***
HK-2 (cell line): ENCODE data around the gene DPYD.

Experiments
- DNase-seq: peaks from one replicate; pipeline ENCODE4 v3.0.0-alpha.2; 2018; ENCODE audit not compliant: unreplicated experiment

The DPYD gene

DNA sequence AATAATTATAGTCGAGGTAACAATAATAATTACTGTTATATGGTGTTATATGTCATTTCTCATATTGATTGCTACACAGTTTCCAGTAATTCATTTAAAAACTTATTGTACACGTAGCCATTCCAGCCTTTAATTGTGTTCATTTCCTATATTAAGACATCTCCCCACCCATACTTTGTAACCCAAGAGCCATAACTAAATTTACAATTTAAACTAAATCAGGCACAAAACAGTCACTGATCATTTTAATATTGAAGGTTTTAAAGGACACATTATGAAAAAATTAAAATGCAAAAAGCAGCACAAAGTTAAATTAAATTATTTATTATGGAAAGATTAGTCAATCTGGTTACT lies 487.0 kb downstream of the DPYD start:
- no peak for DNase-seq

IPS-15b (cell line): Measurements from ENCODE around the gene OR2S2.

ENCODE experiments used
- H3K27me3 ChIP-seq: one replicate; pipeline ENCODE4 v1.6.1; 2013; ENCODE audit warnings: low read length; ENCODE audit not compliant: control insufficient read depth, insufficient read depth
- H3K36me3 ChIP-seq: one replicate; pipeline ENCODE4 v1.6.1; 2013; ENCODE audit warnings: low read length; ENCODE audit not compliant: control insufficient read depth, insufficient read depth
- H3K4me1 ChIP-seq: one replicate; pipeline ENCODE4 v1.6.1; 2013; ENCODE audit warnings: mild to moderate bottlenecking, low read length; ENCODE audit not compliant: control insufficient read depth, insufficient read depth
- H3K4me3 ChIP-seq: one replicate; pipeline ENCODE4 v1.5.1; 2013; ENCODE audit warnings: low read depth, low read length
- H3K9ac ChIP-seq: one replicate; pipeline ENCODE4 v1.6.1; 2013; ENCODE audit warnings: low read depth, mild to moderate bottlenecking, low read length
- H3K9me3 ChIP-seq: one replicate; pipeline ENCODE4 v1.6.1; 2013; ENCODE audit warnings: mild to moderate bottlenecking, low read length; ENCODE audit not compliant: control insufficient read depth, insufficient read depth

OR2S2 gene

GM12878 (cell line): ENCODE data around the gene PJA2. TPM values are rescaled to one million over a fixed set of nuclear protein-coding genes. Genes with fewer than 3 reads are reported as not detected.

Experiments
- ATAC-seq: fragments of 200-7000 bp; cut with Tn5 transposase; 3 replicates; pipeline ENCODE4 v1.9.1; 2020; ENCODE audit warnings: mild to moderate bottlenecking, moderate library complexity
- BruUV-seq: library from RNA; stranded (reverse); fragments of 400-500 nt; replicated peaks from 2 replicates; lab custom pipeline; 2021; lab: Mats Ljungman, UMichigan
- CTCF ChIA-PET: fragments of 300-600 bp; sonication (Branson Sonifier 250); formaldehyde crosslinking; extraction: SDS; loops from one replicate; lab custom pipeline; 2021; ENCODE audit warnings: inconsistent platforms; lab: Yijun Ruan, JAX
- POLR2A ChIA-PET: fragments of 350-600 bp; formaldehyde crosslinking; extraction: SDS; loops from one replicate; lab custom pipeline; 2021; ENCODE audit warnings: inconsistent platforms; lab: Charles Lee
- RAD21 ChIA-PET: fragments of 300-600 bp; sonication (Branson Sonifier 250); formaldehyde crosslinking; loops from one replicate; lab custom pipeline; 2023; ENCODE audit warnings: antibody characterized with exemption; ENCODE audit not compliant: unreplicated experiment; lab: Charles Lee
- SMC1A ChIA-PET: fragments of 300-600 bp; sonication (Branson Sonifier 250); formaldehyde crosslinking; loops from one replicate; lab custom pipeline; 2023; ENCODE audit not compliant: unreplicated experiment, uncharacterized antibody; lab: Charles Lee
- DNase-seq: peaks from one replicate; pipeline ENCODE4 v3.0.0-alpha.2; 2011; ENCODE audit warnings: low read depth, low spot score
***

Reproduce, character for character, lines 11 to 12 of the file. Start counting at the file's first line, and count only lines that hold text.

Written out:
- H3K4me1 ChIP-seq: one replicate; pipeline ENCODE4 v1.6.1; 2013; ENCODE audit warnings: mild to moderate bottlenecking, low read length; ENCODE audit not compliant: control insufficient read depth, insufficient read depth
- H3K4me3 ChIP-seq: one replicate; pipeline ENCODE4 v1.5.1; 2013; ENCODE audit warnings: low read depth, low read length